Taking Texting to the Next Level with Kaleyra
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Taking Texting to the Next Level with Kaleyra

KALEYRA FOUNDER AND CEO, DARIO CALOGERO, IS BUILDING HIS 1999 MOBILE BUSINESS MESSAGING STARTUP INTO A GLOBAL PLAYER, STAYING ONE STEP AHEAD OF TECHNOLOGICAL CHANGE

Dario Calogero, founder and CEO of Kaleyra, which provides mobile phone messaging for banks and large companies, has the knack for being in the right place at the right time since he left Bocconi in 1987 with a BA in economics and a passion for strategic marketing. Even his decision to found the mobile banking applications startup Ubiquity in 1999, the year before the dotcom bubble exploded, turned out to be a success rather than bad timing.

Being in the right place at the right time is simply another way of saying that Calogero, 56, seems to possess the knack for reading future trends that is essential to becoming a successful entrepreneur.  While still a Bocconi student, he did his thesis in 1987 by seeking out an internship at Olivetti on electronic transfers at point of sale. Debit cards and ATM machines were only just becoming widespread, so there was little to no existing research published about the topic.

“I had to do 25 interviews in the field,” he recalled in an interview with viaSarfatti25. “You don’t often get to do that.”

As a consultant, he started specializing in telecommunications at Coopers and Lybrand in 1995 – right when newcomers started flooding into a deregulated market. He worked with clients including Omnitel, Infostrada, Enel and Albacom. 

In 1997, Oracle recruited him for startup called Network Computer Incorporated. Oracle chief Larry Ellison had the idea of taking on his rival Bill Gates at Microsoft by using networked computers to “end” the PC. He was about 15 years too soon. The company became Liberate Technologies, and listed on the Nasdaq. Dario soon found himself in Silicon Valley at the start of the Internet boom, when a generation of young idealists believed they could change the world for the better. 

“I was living on a plane,” he said. “That’s where the idea for ‘Ubiquity’ came from. I realized I wanted to do my own startup.”

He founded Ubiquity in 1999, working with banks to develop mobile banking applications. One year later, the dotcom bubble exploded.  Ubiquity lost a lot of money in 2000, 2001 and 2002. But Dario and his team tried to keep their nerves steady. He and his partner Simone Fubini, a former Olivetti engineer, put 1.5 million euros into the company over that period.

By 2016, Calogero realized that he would need to take Ubiquity to the next level. His competitors were scaling up, consolidating and going public. He realized Ubiquity needed to become a global player, and with his partner Fubini decided to take that step. The first stop was Switzerland, where however their organic growth was unsatisfactory.  They needed to grow externally, and Dario spent 2015 travelling around the world scouting for acquisition targets.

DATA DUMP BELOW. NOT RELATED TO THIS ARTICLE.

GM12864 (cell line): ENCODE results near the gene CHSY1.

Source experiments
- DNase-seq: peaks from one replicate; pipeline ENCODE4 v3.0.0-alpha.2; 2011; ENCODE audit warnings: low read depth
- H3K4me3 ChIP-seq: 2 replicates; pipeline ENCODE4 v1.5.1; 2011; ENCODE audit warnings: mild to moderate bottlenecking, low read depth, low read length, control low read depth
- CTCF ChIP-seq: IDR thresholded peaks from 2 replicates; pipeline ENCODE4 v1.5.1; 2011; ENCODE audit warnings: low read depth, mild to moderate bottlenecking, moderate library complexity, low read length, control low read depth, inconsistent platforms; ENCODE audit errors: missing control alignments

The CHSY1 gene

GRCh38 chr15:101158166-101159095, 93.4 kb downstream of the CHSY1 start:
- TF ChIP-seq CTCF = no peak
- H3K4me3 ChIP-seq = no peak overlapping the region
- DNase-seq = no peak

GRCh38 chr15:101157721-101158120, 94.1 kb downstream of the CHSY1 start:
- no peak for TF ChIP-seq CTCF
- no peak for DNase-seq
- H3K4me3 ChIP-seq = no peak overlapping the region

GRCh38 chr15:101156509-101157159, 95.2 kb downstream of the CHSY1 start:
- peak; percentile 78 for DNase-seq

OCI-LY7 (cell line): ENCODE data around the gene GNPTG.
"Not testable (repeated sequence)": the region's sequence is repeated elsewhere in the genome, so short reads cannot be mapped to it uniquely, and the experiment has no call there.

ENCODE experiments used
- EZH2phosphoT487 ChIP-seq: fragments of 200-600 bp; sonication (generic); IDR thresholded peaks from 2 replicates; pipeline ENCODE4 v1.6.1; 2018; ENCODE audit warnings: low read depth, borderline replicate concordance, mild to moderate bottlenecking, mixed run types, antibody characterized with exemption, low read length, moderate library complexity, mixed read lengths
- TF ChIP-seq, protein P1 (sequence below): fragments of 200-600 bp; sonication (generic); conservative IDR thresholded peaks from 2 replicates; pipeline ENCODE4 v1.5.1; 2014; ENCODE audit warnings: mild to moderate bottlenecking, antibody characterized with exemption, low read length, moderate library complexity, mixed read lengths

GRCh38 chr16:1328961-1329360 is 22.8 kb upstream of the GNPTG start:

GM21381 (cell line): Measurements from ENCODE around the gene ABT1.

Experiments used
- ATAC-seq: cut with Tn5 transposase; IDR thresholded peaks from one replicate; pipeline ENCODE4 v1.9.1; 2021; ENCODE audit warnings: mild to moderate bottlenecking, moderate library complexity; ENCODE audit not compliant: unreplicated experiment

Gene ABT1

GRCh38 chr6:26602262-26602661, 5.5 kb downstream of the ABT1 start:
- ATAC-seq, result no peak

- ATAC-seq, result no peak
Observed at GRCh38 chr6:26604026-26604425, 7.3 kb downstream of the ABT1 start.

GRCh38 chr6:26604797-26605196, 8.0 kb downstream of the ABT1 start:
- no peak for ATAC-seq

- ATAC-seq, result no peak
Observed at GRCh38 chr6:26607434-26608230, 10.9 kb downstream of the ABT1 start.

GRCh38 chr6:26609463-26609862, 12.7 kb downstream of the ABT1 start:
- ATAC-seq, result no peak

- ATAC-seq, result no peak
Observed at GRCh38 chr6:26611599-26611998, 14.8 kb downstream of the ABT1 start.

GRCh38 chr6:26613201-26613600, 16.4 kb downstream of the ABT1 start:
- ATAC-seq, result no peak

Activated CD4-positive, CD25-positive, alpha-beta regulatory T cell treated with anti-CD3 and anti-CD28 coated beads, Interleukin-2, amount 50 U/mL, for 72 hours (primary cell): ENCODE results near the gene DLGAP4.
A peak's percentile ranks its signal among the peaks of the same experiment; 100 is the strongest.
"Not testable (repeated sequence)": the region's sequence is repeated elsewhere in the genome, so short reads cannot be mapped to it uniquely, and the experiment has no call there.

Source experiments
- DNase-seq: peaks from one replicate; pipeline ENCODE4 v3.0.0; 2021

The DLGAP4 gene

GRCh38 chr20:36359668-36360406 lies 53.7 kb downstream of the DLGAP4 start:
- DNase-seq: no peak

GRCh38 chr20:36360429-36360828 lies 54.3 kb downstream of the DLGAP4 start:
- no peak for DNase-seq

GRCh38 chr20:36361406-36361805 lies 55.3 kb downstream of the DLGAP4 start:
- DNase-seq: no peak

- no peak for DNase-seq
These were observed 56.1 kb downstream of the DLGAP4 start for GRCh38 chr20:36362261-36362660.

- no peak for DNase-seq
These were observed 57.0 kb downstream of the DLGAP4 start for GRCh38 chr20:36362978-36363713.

In October 2016 he acquired a company called Solutions Infini in India, chosing that market for its potential in terms of size and growth.
In February 2018 Ubiquity bought US-based mobile messaging company  Hook Mobile, giving Kaleyra a significant presence in Europe, Asia and the Americas, with combined revenues of over $100 million and a team of over 200 people across 12 locations. An IPO is now in the cards.

Any advice for a young entrepreneur? “It’s important to have passion,” he said. “That’s the only way you’ll be able to face the challenge of responsibilities, sleepless nights, and promises to suppliers.” His Bocconi degree helped him prepare for entrepreneurship by giving him both the ability to scan the surface and to do a deep dive. And of course, a feeling of being part of a club.

“There is no such thing as a ‘former Bocconi guy,’” President Mario Monti quipped to Calogero recently when they crossed paths at an event at ISPI, the Istituto per gli Studi di Politica Internazionale. Dario would agree.

Read more about this topic:
Nicolai Foss. Entrepreneurship Goes beyond Startups
Carlo Mammola and Luigi Mastromauro. Predicting Startup Success with Data
Good Business Plan not Enough for Success. Interview to Alisée de Tonnac
Creating an Identikit of Entrepreneurs from 1850 to Present
Grow Your Business but Minimize the Risks
The Key Role of Taxation Regimes for Startups
A Small Fee for Business Training Improves Course Attendance
Family Ownership Helps Cope with Political Uncertainty
Experimental DecisionMaking Approach Attracts Funding
Entrepreneurs Who Act Like Scientists Get Better Results
Avocado Toast Leads to Hot Brooklyn Startup. Interview to Alessandro Biggi
Turning “Spotify for Textbooks” into $4.8 mln. Interview to Perlego
Looking at Gender Bias in Funding Yields a Surprise Result
Family Firm Governance Results Linked to Context
Social Networks Foster Entrepreneurship
Connecting the Dots on How WWI Unleashed new Business Performance
 

by Jennifer Clark

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